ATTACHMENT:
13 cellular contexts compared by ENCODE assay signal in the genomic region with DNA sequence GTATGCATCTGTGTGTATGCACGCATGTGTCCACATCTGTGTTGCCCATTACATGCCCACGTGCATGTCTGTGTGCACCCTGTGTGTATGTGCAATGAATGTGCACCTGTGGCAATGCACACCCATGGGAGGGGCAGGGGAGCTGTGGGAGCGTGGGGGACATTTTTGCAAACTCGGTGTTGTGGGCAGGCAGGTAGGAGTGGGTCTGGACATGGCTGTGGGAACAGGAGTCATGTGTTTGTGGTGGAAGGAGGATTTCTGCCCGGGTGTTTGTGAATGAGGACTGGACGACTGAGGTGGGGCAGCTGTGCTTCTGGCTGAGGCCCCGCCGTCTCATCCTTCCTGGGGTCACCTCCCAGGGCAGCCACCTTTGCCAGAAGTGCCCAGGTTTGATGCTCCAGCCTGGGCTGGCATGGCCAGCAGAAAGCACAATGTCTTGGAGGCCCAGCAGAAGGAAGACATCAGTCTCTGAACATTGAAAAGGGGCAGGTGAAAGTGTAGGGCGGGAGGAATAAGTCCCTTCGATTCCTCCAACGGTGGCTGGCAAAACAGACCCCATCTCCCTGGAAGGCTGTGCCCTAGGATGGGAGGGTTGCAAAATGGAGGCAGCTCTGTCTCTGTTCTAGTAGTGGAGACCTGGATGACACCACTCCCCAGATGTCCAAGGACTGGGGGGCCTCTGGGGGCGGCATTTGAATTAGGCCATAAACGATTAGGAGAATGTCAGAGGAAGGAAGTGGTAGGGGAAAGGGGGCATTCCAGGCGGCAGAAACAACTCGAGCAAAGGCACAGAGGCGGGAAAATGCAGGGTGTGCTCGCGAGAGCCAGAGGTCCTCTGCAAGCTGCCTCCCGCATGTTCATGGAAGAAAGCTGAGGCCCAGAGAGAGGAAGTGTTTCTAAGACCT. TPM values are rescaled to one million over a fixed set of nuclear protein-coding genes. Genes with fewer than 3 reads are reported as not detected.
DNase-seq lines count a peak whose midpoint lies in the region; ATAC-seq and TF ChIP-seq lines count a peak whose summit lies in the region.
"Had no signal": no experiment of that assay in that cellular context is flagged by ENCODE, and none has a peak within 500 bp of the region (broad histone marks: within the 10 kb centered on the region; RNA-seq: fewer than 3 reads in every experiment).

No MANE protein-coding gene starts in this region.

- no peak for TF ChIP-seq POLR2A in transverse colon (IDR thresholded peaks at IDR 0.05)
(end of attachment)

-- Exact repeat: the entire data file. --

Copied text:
13 cellular contexts compared by ENCODE assay signal in the genomic region with DNA sequence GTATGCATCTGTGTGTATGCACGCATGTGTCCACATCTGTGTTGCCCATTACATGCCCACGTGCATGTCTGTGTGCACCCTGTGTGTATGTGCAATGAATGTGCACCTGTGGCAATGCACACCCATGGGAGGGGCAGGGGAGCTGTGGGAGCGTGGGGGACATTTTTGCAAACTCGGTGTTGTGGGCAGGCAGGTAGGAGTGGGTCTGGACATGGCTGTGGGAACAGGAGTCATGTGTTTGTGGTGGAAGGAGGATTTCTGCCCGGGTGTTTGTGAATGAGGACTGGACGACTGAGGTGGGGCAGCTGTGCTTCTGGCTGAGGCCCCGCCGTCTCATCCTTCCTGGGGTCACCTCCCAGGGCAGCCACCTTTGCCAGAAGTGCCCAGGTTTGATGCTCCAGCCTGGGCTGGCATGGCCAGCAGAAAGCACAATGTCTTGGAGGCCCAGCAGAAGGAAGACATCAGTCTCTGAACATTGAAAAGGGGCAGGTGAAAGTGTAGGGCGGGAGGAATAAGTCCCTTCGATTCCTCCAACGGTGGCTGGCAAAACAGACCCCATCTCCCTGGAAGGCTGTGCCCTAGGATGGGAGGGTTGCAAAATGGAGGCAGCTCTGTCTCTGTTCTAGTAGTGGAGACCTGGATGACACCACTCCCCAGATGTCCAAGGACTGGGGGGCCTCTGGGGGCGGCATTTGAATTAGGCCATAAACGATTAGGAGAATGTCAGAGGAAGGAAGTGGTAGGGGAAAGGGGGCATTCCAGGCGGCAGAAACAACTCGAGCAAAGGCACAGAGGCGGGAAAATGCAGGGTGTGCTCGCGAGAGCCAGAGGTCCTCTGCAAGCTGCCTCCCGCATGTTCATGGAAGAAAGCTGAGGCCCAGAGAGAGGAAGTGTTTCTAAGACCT. TPM values are rescaled to one million over a fixed set of nuclear protein-coding genes. Genes with fewer than 3 reads are reported as not detected.
DNase-seq lines count a peak whose midpoint lies in the region; ATAC-seq and TF ChIP-seq lines count a peak whose summit lies in the region.
"Had no signal": no experiment of that assay in that cellular context is flagged by ENCODE, and none has a peak within 500 bp of the region (broad histone marks: within the 10 kb centered on the region; RNA-seq: fewer than 3 reads in every experiment).

No MANE protein-coding gene starts in this region.

- no peak for TF ChIP-seq POLR2A in transverse colon (IDR thresholded peaks at IDR 0.05)